A domain specific language for efficient data reformation in R.

Hadley Wickham, Rice University.


R is in sweet spot for data analysis. It provides the tools needed for fluid, interactive, exploratory data analysis: tools for visualisation, modelling and aggregation. If your data fits in memory, R provides an unparalleled environment for exploration.

But what if your data doesn’t fit in memory? R provides few out of memory algorithms, and R, while getting faster, is not a suitable implementation environment for high-performance algorithms. Nevertheless, R is still widely used for exploring big data - it is used in Google, eBay, Facebook and LinkedIn, among others; companies with terabytes to petabytes of data. R is still useful for big data because most of the time you don’t look at all the data at once: you look at subsets and aggregations. Collectively, we’ll call these operations data reformation.

The current infrastructure for big data in R is unwieldy. Most reformation is done in the datastore, and requires writing code in another language, e.g. SQL for relational databases or HQL for hive, a hadoop-based datastore. This is problematic because one data retrieval iteration is never enough - you almost always realise that you need a different level of aggregation (finer or coarser), or a different subsample. Stepping out to another language breaks flow, and dramatically increases iteration time. This is suboptimal, because it hampers the cycle of aggregation, modelling and visualisation necessary for good data exploration and analysis.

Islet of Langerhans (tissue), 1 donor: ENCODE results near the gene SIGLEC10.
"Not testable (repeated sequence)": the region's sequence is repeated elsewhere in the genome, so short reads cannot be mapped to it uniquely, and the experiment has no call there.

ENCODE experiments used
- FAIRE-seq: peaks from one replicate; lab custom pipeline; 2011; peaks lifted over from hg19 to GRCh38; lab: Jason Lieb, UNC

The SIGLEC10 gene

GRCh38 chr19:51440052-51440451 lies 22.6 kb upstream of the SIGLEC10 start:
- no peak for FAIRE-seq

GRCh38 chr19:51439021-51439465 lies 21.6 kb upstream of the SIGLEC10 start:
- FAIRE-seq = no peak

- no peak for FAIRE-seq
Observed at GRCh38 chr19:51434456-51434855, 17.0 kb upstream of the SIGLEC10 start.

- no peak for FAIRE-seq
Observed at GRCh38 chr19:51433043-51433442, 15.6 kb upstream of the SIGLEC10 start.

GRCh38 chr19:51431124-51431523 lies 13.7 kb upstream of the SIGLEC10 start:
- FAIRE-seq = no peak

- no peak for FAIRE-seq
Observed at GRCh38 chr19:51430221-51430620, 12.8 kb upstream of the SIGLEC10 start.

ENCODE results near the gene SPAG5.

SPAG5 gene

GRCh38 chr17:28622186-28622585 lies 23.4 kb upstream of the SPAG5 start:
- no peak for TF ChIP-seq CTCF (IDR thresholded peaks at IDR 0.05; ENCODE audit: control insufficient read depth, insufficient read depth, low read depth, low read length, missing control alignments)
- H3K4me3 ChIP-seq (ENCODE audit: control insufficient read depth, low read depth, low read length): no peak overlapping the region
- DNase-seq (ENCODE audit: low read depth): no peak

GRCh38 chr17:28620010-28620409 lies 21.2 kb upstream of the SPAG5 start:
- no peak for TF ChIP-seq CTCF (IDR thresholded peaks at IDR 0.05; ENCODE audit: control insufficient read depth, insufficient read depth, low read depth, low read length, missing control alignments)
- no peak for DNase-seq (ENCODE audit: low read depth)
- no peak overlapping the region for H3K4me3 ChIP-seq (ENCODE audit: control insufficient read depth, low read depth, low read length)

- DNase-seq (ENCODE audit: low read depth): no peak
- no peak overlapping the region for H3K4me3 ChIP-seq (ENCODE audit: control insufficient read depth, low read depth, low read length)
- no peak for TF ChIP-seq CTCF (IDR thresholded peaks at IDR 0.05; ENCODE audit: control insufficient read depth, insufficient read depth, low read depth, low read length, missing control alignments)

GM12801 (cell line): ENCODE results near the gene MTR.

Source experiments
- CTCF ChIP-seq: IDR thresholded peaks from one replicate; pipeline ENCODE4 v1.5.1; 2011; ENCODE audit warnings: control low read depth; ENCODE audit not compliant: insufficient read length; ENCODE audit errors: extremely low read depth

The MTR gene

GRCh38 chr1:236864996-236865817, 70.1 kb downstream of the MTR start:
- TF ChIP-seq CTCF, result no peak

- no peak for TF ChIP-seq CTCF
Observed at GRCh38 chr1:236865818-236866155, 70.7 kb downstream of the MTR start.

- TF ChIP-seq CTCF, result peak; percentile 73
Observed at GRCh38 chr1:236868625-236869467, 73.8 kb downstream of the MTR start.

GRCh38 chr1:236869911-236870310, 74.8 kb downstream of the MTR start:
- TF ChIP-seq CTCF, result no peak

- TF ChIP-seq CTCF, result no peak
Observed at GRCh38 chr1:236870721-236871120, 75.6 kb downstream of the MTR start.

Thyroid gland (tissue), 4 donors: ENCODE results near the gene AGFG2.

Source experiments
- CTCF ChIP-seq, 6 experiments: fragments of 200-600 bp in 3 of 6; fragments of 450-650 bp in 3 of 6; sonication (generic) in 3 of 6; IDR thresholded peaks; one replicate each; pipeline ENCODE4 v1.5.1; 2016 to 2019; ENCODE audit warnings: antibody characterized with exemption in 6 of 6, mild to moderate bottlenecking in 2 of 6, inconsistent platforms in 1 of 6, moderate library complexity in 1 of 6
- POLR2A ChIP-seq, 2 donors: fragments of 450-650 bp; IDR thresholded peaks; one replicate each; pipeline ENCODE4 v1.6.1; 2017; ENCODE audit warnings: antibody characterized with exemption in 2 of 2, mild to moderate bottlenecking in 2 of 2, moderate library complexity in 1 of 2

In this project, I propose building an efficient domain specific language (DSL) for data reformation in R. This extends my existing work on the plyr package, which provides an elegant, but slow, tool for in-memory aggregation, and my research on the process of data analysis, which suggests the basic building blocks of the language. The goal is to create a DSL that seamlessly abstracts away the data storage format - if the data is in R already, it will work with it there, otherwise it will fetch efficiently from a remote datastore. The challenge is to create an expressive language for data analysis tasks that pushes the hard computational work off to tools that already do it well.

Prior work

There is much existing work on the topic of building domain specific languages to support various components of the data analysis cycle. There has been a particularly large effort in visualisation: ggplot2 in R, protovis and D3 in javascript, to name a few. R provides a unified DSL for modelling, the formula interface, which is used in many packages including zelig and VGAM which extend it to deal with large class of models. My plyr package is one attempt to develop a DSL for data reformation, but it is slow and rather procedural. data.table provides efficient implementation, but implemented as extension of subsetting, and not generalisable.